Deputy CEO and publisher Malcolm Edwards said: “Richard Curtis has been a pioneering figure in e-book publishing in the USA, and E-Reads has acquired rights in a lot of books which were on our wish list for Gateway. I’m therefore delighted that we’ve managed to persuade Richard that we’re able to offer a persuasive plan for selling them in our markets.”
Curtis said: “Though E-Reads has been distributing its e-books in the UK, we felt that our authors would be better served having a British publisher take charge of sales and marketing. And what better publisher than Gollancz, whose amazing fantasy and science fiction list is a perfect fit for our own?”
Gollancz’s Gateway project launched earlier this month, making more than 1,000 titles by authors including Philip K Dick and Arthur C Clarke available as e-books through all major e-retailers.
Remember Autography, the e-book signing technology we wrote about last spring? (See Autograph E-Books in Your Bathrobe) We’ve been waiting for the first practical demo. It finally happened last week.
E-book publisher Open Road hosted an autographing – we think that’s the word for the process developed by the company’s co-founders T.J. Waters and Robert Barrett.
We hesitate because we’re still grounded in pens on paper. Hell, we’re still grounded in places, the brick and mortar locations where autographing sessions used to be held. The Open Road session was conducted in a place (Bouchercon Mystery Conference, in St Louis, Missouri) but it didn’t have to be. It could have been performed by author Jonathon King in Rangoon, Paducah or Sasketoon and the lucky recipient of his cyber-greeting would not have been the wiser.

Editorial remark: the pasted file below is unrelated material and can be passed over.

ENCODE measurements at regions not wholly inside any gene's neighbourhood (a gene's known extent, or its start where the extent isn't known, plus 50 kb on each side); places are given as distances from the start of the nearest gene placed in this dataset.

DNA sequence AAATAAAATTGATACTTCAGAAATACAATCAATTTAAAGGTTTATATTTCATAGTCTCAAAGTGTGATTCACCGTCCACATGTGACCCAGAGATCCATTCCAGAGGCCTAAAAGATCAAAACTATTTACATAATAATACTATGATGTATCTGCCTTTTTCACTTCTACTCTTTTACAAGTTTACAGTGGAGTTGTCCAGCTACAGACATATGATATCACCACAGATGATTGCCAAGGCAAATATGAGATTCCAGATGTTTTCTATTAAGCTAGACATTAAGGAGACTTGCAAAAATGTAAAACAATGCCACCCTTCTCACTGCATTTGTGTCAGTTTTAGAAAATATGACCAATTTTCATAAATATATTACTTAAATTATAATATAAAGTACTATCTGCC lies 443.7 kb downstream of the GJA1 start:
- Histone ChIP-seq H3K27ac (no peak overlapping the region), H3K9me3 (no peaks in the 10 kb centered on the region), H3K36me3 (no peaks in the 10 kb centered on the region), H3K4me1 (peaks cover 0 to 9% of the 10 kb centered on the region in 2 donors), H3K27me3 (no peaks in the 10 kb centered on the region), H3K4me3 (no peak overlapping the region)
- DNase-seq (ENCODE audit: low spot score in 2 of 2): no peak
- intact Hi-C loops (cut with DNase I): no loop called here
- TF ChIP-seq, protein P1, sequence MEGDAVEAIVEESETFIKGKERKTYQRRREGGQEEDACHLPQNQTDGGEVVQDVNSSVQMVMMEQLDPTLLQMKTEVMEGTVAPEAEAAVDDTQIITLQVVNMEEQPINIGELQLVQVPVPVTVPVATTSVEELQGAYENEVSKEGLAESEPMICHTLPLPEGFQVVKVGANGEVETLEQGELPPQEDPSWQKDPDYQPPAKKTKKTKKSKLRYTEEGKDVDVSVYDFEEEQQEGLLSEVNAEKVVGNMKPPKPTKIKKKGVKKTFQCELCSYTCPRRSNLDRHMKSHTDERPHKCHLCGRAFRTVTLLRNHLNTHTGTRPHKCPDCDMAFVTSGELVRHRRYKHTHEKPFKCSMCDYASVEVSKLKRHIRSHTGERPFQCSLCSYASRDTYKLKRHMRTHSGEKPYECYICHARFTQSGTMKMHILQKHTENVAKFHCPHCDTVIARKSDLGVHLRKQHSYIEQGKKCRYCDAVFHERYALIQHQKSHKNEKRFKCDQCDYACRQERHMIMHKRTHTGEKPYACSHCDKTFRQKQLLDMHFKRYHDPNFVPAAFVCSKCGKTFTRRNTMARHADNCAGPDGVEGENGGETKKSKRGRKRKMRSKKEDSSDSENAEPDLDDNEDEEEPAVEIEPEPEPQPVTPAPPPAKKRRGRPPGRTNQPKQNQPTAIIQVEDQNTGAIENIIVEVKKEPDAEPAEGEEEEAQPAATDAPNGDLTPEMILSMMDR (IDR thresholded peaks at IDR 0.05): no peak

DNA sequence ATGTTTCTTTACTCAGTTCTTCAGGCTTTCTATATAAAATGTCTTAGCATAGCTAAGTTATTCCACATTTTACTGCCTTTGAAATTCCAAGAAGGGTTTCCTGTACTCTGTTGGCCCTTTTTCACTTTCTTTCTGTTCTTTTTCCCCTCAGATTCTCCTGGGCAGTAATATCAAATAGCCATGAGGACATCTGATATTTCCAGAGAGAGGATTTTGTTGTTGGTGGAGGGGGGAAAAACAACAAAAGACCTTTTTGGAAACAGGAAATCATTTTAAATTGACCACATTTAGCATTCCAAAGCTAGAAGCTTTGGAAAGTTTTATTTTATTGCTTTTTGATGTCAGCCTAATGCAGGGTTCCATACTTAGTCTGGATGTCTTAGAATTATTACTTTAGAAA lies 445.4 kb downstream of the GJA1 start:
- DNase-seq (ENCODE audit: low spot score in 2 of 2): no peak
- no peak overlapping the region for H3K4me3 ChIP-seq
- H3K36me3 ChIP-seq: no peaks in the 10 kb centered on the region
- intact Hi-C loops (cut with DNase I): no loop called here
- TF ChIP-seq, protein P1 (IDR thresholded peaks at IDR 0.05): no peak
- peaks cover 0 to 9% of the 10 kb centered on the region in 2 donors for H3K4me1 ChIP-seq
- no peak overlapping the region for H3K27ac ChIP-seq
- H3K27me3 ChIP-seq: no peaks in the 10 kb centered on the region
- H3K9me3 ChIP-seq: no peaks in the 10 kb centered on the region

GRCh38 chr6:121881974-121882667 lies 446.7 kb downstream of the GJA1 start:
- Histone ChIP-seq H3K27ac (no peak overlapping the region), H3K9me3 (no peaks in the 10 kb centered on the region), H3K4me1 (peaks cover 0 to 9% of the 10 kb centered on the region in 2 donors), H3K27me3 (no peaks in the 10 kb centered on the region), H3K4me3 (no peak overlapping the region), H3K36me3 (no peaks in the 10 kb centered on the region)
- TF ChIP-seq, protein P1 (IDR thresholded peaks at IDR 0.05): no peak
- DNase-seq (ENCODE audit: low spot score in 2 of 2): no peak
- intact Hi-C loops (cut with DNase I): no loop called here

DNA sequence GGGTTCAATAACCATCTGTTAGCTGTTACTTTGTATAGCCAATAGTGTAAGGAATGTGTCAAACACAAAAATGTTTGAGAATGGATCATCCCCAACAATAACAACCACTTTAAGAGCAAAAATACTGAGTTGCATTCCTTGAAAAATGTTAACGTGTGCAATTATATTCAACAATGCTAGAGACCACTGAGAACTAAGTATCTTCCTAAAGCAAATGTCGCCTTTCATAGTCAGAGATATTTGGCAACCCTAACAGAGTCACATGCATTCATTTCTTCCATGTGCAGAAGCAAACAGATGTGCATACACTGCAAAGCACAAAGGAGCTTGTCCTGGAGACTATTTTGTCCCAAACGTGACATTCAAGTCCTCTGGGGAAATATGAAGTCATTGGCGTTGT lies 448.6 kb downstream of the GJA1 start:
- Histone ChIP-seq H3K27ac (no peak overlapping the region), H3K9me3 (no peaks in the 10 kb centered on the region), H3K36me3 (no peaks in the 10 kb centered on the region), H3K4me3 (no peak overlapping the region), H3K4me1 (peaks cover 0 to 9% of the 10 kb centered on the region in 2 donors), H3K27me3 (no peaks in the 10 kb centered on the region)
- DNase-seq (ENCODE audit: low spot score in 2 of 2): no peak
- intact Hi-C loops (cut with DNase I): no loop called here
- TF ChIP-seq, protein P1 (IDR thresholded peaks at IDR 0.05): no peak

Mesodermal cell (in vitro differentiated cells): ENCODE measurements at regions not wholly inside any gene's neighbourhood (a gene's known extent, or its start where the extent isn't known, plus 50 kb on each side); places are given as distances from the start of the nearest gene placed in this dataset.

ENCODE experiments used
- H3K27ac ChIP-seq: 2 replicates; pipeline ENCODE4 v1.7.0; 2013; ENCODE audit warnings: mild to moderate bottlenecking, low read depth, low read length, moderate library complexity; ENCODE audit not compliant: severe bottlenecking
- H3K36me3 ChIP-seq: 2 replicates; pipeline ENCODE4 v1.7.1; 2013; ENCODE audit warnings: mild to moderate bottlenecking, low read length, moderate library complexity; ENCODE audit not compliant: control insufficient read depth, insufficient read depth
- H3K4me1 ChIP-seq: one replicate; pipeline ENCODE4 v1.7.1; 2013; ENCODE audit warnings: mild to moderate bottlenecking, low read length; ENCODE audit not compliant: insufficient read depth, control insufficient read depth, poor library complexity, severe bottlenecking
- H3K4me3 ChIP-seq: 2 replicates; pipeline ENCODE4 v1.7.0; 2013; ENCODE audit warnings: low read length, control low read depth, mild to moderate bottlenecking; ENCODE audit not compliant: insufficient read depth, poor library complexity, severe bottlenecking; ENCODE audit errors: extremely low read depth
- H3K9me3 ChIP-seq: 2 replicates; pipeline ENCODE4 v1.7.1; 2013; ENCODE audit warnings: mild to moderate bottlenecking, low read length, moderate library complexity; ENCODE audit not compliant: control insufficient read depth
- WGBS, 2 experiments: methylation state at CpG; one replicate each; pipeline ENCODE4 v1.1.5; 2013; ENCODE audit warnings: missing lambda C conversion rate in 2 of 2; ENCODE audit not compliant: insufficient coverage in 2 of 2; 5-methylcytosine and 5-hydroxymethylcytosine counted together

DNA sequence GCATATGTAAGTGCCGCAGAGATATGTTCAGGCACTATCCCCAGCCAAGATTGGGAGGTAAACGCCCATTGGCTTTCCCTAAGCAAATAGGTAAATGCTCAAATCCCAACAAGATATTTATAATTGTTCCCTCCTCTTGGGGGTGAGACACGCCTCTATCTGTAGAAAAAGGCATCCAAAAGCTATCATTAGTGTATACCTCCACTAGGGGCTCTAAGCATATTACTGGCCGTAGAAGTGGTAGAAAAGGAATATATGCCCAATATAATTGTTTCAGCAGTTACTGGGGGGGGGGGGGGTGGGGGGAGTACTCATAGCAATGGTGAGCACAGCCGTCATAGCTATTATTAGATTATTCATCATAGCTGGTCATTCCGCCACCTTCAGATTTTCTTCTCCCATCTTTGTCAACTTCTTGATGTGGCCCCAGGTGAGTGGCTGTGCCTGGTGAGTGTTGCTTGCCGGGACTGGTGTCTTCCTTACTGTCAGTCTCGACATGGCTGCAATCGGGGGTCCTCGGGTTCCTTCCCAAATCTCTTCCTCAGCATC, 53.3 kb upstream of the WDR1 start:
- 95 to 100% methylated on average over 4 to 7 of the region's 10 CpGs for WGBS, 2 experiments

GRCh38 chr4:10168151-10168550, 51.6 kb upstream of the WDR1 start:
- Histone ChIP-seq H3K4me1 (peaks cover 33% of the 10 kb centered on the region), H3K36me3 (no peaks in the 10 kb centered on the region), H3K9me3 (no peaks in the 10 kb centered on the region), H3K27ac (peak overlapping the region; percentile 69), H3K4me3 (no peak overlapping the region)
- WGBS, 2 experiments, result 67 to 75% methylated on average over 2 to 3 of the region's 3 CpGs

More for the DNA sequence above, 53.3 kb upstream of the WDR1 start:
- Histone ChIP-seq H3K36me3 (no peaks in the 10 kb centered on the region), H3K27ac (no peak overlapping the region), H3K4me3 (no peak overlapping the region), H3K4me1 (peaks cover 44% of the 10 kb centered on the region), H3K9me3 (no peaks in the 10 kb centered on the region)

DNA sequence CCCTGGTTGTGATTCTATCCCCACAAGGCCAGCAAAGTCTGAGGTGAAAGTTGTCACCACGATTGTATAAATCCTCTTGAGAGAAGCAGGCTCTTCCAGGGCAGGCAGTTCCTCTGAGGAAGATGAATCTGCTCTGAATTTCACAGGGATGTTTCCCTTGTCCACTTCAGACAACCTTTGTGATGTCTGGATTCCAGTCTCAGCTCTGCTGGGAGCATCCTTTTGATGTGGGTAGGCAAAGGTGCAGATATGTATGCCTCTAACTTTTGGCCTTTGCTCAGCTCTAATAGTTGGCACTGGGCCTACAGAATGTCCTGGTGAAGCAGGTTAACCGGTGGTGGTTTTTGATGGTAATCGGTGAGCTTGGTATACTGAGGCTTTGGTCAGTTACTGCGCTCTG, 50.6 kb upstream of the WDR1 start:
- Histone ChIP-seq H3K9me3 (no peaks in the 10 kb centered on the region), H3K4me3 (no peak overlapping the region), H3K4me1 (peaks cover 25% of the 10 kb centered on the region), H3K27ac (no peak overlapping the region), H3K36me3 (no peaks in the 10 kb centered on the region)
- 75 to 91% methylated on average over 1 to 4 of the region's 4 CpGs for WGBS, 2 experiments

Here’s what Open Road had to say about the event:
Autography’s e-signing technology works across all major eReader platforms and applications. Jonathan’s signature page will feature special graphics just for Bouchercon and can include a picture with the author that is also inserted into the ebook. The now personalized greeting can be exported to the consumer’s Facebook or Twitter space with a single button if they choose.
Attendees will have the opportunity to see our technology in action by having their ebooks signed and getting photos added to the signature page,” said Autography cofounder Tom Waters. “This exclusive opportunity is available only for Bouchercon attendees who visit Jonathon Saturday afternoon.”
Rachel Chou, Chief Marketing Officer from Open Road said: “We are always looking for innovative ways to connect authors with readers and are excited to usher in the digital age of book signings with Autography and Jonathan King.”